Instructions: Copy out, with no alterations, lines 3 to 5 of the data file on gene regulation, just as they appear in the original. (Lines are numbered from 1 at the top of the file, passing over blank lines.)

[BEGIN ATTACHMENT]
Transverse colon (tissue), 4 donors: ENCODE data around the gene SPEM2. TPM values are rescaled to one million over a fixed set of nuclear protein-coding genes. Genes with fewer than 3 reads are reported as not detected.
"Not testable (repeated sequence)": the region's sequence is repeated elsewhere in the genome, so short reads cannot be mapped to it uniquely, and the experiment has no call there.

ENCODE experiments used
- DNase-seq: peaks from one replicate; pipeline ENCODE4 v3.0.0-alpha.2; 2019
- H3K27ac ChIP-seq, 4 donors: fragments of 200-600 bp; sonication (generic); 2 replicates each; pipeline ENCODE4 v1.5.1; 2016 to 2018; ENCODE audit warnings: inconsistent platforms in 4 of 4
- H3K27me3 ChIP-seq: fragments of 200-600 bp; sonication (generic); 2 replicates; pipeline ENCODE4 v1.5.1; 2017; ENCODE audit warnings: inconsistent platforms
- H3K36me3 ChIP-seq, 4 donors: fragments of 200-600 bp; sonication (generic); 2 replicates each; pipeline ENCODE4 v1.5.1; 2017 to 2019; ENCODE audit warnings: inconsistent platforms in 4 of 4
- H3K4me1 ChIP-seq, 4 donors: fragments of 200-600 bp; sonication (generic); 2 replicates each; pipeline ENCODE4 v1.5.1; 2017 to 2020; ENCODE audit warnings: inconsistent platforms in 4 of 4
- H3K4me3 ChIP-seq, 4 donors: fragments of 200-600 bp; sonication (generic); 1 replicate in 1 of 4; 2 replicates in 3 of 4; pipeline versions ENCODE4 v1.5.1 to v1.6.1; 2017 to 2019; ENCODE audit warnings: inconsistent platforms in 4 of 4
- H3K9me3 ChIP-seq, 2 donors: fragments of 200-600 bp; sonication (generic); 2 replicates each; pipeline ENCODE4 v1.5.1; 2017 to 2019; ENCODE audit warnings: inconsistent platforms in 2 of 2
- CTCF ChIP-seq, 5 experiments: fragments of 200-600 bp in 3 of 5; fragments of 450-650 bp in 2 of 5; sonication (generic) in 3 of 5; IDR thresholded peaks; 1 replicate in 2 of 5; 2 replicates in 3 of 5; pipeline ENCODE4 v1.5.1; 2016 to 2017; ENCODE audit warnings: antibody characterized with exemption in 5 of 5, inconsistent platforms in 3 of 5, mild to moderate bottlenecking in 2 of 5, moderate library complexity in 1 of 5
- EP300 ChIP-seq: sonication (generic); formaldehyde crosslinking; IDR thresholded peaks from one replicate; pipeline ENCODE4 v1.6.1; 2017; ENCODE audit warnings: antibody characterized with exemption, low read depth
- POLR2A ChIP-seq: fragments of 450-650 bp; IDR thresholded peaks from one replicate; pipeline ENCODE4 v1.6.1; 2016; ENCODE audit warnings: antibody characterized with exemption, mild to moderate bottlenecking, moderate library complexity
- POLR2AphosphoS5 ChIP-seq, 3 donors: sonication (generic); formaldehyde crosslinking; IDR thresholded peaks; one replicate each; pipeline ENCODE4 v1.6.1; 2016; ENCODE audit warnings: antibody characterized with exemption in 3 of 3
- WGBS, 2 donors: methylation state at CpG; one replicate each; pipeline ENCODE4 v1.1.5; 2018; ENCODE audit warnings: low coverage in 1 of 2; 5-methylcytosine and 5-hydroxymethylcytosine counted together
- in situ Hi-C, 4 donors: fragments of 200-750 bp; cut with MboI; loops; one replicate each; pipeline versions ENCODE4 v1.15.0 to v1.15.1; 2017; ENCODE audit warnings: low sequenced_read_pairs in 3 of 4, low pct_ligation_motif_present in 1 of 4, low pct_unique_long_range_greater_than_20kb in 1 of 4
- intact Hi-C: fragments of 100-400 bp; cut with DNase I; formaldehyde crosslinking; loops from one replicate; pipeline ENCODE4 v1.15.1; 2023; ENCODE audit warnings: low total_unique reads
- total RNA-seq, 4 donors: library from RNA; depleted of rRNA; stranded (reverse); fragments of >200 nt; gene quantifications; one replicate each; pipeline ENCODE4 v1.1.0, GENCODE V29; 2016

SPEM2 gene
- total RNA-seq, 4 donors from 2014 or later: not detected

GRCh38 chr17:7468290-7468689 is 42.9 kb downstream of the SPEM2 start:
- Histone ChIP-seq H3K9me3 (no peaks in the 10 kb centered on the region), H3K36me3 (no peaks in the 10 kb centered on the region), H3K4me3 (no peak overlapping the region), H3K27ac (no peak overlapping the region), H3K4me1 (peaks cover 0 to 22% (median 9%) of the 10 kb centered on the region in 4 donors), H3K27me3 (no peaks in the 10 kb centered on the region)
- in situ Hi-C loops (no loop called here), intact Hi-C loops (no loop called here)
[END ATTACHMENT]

ENCODE experiments used
- DNase-seq: peaks from one replicate; pipeline ENCODE4 v3.0.0-alpha.2; 2019
- H3K27ac ChIP-seq, 4 donors: fragments of 200-600 bp; sonication (generic); 2 replicates each; pipeline ENCODE4 v1.5.1; 2016 to 2018; ENCODE audit warnings: inconsistent platforms in 4 of 4